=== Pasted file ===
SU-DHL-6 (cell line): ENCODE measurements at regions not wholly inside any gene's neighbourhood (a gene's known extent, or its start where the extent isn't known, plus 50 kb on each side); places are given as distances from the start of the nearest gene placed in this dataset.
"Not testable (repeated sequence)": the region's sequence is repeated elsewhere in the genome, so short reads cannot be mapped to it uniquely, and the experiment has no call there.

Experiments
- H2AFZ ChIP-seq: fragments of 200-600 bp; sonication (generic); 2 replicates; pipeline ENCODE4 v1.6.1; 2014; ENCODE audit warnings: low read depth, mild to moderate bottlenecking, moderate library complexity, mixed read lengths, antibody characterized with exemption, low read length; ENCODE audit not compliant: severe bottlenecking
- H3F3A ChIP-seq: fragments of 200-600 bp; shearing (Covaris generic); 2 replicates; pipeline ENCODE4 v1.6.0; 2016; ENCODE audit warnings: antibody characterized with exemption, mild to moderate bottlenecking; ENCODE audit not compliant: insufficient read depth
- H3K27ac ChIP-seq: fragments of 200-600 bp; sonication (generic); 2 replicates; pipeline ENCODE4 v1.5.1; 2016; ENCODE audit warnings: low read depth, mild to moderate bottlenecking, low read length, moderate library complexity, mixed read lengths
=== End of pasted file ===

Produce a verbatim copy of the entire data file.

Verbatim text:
SU-DHL-6 (cell line): ENCODE measurements at regions not wholly inside any gene's neighbourhood (a gene's known extent, or its start where the extent isn't known, plus 50 kb on each side); places are given as distances from the start of the nearest gene placed in this dataset.
"Not testable (repeated sequence)": the region's sequence is repeated elsewhere in the genome, so short reads cannot be mapped to it uniquely, and the experiment has no call there.

Experiments
- H2AFZ ChIP-seq: fragments of 200-600 bp; sonication (generic); 2 replicates; pipeline ENCODE4 v1.6.1; 2014; ENCODE audit warnings: low read depth, mild to moderate bottlenecking, moderate library complexity, mixed read lengths, antibody characterized with exemption, low read length; ENCODE audit not compliant: severe bottlenecking
- H3F3A ChIP-seq: fragments of 200-600 bp; shearing (Covaris generic); 2 replicates; pipeline ENCODE4 v1.6.0; 2016; ENCODE audit warnings: antibody characterized with exemption, mild to moderate bottlenecking; ENCODE audit not compliant: insufficient read depth
- H3K27ac ChIP-seq: fragments of 200-600 bp; sonication (generic); 2 replicates; pipeline ENCODE4 v1.5.1; 2016; ENCODE audit warnings: low read depth, mild to moderate bottlenecking, low read length, moderate library complexity, mixed read lengths